Moreover, as productive practices change, and part-time / temporary work becomes the norm, the man who laboured five days a week all his working life to bring home the bacon for his family is fast becoming extinct. Changing reproductive practises, meanwhile, are phasing out traditional manhood too - more families are being raised without fathers. Since we remain basically childish until we take responsibility for another life, this is, in turn, likely to produce more Lost Boys.
This certainly appears to be the view of Robert Bly, author of Iron John, the American men's movement's central text. He argues that boys don't grow into men anymore because they have lost the institutions of fatherhood that initiated them into manhood. "Misguided feminism", which fails to distinguish between masculinity and patriarchy, and "Pied Piper" popular culture have trapped males in basically juvenile behaviour.
Whatever the truth of this, it certainly seems that even in politics, a world traditionally dominated by Big Daddies, the Peter Pans have taken over. Today, the The Most Powerful Man in the World is a baby-boomer from a broken home, who, despite his grey hair and all the pomp of office, still seems to be the chubby boy photographed eagerly shaking hands with President Kennedy (or even the fat boy who played the tuba at High School, as PJ O'Rourke put it). His arch-enemy, Newt Gingrich, also from a broken home, displays the same boyish eagerness, albeit with a barmy streak of egomania. On this side of the pond, meanwhile, the future appears to belong to Tony Blair, a man who looks and sounds like every granny's favourite grandson - the library monitor in the Christian Union with a university scholarship lined up.
And in everyday British life, the males who appear to be in the ascendant are those who appear to have renounced the onerous duties of manhood, whatever they might be these days, and opted instead for the mischievousness of boyhood. Nothing symbolises this better than the runaway success of "lad" culture.
Originally a reaction against the goody-goody image of the New Man, who was portrayed as a nappy-changing "feminist" chap, New Lad celebrated naughtiness and irresponsibility. Not for nothing was the phenomenally successful new men's magazine Loaded sub-titled "For Men Who Should Know Better". New Lad is and was a purely adolescent idea of masculinity, but one aimed at adult men. In the world according to New Lad, football, beer and babes - the signs of masculinity for a 12-year-old boy - became the measure of all things.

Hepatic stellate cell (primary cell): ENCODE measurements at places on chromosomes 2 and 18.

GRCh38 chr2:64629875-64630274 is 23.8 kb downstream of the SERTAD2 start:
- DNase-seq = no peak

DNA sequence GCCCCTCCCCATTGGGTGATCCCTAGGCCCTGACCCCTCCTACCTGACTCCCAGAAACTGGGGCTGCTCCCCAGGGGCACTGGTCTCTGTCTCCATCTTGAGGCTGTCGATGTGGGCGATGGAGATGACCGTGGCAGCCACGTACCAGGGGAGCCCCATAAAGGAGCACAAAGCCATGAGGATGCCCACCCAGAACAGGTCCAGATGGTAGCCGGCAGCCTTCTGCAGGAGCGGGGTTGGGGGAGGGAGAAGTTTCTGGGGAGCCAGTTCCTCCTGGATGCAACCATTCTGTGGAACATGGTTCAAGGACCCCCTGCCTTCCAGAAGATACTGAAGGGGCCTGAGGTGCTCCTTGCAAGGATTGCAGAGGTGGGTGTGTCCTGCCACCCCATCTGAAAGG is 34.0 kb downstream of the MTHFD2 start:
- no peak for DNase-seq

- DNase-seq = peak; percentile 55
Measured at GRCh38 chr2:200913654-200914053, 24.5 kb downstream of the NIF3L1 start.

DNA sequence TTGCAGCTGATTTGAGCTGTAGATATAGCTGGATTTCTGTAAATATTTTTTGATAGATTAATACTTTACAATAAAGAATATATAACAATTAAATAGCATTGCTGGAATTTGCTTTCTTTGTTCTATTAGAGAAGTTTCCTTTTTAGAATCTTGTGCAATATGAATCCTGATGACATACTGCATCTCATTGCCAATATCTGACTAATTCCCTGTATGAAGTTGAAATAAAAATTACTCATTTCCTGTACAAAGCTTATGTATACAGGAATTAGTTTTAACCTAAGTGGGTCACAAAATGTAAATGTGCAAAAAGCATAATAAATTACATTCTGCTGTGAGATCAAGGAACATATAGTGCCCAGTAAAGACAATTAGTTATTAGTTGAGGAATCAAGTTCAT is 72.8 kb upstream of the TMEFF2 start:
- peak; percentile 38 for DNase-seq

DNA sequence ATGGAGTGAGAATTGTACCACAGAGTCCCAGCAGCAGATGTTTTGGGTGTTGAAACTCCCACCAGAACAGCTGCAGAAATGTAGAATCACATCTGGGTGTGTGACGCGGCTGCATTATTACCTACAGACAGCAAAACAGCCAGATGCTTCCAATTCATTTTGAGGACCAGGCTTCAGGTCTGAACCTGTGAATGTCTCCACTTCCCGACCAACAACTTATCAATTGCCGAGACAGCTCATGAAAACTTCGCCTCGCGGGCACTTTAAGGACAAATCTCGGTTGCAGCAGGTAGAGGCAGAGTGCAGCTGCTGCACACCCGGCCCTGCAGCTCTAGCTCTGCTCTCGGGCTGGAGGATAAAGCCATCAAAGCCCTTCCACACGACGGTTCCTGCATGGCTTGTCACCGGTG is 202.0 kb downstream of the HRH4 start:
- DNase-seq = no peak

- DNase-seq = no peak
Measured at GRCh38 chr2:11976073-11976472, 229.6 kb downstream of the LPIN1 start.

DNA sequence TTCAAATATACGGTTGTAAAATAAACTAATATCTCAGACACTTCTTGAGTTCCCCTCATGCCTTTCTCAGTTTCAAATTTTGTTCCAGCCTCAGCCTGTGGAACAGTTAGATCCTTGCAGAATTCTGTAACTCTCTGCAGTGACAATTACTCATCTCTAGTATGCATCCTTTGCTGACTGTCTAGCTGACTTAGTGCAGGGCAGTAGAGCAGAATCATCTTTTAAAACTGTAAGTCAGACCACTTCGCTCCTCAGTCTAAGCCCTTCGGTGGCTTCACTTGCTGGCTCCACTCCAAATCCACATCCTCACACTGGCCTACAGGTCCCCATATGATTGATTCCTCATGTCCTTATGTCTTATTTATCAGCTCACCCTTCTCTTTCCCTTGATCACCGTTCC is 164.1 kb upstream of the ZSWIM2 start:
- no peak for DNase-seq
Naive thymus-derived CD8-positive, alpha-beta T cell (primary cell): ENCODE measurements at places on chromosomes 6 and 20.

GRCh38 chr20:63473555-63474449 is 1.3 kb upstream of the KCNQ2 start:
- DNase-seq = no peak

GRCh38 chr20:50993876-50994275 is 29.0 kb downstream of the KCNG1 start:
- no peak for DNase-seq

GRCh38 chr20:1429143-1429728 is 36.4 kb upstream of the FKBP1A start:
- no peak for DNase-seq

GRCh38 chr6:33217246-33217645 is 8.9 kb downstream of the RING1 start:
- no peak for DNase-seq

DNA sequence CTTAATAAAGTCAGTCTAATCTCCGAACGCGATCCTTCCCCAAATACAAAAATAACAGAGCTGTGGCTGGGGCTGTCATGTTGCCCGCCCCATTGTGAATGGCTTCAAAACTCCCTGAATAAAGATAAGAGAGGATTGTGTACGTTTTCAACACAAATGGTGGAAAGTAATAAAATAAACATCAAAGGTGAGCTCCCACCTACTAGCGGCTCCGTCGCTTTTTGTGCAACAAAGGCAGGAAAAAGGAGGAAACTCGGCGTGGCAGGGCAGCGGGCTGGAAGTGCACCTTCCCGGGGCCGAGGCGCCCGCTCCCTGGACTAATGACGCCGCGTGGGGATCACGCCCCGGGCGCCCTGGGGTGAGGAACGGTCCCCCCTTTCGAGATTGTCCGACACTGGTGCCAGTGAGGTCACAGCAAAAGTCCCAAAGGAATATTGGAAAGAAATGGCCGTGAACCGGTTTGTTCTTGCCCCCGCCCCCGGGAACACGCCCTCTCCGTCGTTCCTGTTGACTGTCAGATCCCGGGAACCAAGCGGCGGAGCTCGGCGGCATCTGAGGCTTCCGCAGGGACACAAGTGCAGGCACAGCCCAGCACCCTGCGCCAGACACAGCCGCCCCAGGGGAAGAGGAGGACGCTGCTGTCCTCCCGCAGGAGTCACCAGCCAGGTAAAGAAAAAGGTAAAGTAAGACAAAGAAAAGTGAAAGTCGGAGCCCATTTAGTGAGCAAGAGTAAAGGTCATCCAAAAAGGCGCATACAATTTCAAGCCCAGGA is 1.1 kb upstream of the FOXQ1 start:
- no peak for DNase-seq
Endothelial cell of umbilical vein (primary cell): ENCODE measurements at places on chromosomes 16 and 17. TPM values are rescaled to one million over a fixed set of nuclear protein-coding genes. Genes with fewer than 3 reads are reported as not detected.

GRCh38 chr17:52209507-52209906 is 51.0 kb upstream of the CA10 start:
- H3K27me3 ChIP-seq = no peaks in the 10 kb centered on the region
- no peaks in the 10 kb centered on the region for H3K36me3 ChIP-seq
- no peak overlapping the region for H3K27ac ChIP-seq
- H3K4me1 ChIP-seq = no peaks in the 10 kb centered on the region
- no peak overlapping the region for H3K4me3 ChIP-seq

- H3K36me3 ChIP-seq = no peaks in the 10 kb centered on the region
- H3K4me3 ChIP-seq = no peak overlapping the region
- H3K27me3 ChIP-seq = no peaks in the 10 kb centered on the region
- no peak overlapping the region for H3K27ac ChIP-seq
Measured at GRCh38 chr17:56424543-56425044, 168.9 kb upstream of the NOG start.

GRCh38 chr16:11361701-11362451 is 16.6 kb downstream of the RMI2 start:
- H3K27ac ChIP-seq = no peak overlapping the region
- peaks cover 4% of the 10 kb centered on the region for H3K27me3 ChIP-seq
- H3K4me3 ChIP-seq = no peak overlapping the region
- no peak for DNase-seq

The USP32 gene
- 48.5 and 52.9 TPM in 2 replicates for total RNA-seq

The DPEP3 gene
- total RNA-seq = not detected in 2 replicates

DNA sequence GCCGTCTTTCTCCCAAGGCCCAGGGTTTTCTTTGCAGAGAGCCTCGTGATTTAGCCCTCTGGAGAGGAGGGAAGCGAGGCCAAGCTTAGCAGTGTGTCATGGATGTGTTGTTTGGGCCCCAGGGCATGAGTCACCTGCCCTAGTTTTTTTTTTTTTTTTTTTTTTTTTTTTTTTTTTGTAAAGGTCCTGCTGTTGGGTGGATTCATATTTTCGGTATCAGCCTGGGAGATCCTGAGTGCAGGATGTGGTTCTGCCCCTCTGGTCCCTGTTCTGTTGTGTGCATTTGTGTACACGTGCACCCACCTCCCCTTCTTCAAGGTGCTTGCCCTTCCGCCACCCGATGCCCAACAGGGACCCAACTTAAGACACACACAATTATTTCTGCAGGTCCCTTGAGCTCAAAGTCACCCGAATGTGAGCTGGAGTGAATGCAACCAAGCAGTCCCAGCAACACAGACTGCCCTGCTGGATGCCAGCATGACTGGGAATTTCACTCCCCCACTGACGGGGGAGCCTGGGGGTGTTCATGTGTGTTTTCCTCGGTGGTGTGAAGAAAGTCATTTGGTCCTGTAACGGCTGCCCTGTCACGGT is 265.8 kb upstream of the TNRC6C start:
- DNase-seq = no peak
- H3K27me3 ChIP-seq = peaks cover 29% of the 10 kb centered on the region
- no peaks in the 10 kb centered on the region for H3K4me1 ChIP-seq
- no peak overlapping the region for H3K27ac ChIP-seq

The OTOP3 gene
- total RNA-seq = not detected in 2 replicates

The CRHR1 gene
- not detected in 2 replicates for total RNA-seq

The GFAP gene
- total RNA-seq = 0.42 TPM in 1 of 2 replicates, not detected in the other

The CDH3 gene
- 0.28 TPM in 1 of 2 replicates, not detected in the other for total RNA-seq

The New Lad version of Peter Pan-itis fed on the class division of British society, which had designated working-class males "lads" rather than fully formed men with fully formed responsibilities, and yet also bestowed on the class that worked by hand rather than brain the claim to a more "authentic" masculinity, which middle-class "ponces" like David Baddiel attached to themselves by becoming New Lads. It was also in working-class culture that the habit of calling your wife "Mum" was most pronounced, as was the Andy Capp stereotype of the irresponsible hubby who escapes his bruiser spouse by going boozing. Implicit in the New Lad view of the universe, for all its apparent celebration of masculinity and denigration of women, is the acceptance of the idea that woman - or "Mum" - rules the world.
Neverland is booming as males are taking advantage of the opportunity presented by the current "crisis of masculinity" to come out of the toy- closet and declare themselves a boy trapped in a man's body. But this new-found freedom for men leaves women as full-time child-carers. Do women really want to spend their lives alternating between Mrs Capp and Wendy?
"I don't want to be a man. Wendy Mother, if I was to wake up and feel there was a beard!"
"Peter," said Wendy the comforter, "I should love you in a beard"; and Mrs Darling stretched out her arms to him, but he repulsed her.
"Keep back, lady - nobody is going to catch me and make me a man!"
Mark Simpson is the author of `Male Impersonators: Men Performing Masculinity' published by Cassell, and `It's a Queer World' published by Vintage in April at pounds 8.99